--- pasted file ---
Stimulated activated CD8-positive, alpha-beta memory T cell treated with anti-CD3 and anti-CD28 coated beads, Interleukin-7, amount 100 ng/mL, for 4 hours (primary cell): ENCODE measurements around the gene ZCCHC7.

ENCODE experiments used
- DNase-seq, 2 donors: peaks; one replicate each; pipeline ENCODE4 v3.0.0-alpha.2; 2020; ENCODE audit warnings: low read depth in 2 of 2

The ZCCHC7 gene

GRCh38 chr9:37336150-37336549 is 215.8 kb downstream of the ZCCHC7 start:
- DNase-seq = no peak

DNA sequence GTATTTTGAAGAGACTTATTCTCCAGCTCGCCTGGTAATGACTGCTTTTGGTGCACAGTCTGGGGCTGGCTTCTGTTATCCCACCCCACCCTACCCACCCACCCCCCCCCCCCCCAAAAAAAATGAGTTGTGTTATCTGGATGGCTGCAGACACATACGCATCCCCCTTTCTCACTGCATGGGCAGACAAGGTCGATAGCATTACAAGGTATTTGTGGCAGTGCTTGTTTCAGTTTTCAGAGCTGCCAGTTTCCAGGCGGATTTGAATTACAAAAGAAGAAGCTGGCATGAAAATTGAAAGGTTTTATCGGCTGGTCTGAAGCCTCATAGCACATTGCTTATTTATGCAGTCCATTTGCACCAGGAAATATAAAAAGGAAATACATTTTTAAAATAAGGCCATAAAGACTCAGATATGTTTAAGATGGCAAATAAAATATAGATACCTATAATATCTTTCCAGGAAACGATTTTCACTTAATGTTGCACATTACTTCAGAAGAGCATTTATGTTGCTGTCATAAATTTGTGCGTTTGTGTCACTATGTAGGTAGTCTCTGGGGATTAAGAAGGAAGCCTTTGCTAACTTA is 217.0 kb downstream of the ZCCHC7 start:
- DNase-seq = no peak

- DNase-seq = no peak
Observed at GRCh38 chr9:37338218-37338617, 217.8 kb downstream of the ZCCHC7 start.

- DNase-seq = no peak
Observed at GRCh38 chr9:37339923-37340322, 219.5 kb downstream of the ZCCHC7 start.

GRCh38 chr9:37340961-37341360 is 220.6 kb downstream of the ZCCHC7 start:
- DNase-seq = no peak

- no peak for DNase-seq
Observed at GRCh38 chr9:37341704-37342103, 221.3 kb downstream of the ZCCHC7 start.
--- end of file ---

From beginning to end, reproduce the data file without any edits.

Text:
Stimulated activated CD8-positive, alpha-beta memory T cell treated with anti-CD3 and anti-CD28 coated beads, Interleukin-7, amount 100 ng/mL, for 4 hours (primary cell): ENCODE measurements around the gene ZCCHC7.

ENCODE experiments used
- DNase-seq, 2 donors: peaks; one replicate each; pipeline ENCODE4 v3.0.0-alpha.2; 2020; ENCODE audit warnings: low read depth in 2 of 2

The ZCCHC7 gene

GRCh38 chr9:37336150-37336549 is 215.8 kb downstream of the ZCCHC7 start:
- DNase-seq = no peak

DNA sequence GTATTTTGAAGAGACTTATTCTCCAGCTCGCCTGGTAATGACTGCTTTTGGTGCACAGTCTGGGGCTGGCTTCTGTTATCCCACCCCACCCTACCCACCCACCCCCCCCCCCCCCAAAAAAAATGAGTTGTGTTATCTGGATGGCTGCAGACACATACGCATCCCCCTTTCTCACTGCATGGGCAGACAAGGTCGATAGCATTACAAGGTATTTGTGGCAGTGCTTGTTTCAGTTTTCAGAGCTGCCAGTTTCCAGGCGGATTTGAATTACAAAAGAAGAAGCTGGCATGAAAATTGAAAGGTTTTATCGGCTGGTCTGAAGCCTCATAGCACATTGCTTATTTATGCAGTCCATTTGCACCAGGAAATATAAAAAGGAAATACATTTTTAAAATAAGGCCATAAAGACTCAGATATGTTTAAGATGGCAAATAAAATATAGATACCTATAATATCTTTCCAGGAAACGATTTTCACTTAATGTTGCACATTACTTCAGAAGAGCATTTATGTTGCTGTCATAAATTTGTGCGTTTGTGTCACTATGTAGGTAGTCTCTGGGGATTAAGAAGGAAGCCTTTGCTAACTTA is 217.0 kb downstream of the ZCCHC7 start:
- DNase-seq = no peak

- DNase-seq = no peak
Observed at GRCh38 chr9:37338218-37338617, 217.8 kb downstream of the ZCCHC7 start.

- DNase-seq = no peak
Observed at GRCh38 chr9:37339923-37340322, 219.5 kb downstream of the ZCCHC7 start.

GRCh38 chr9:37340961-37341360 is 220.6 kb downstream of the ZCCHC7 start:
- DNase-seq = no peak

- no peak for DNase-seq
Observed at GRCh38 chr9:37341704-37342103, 221.3 kb downstream of the ZCCHC7 start.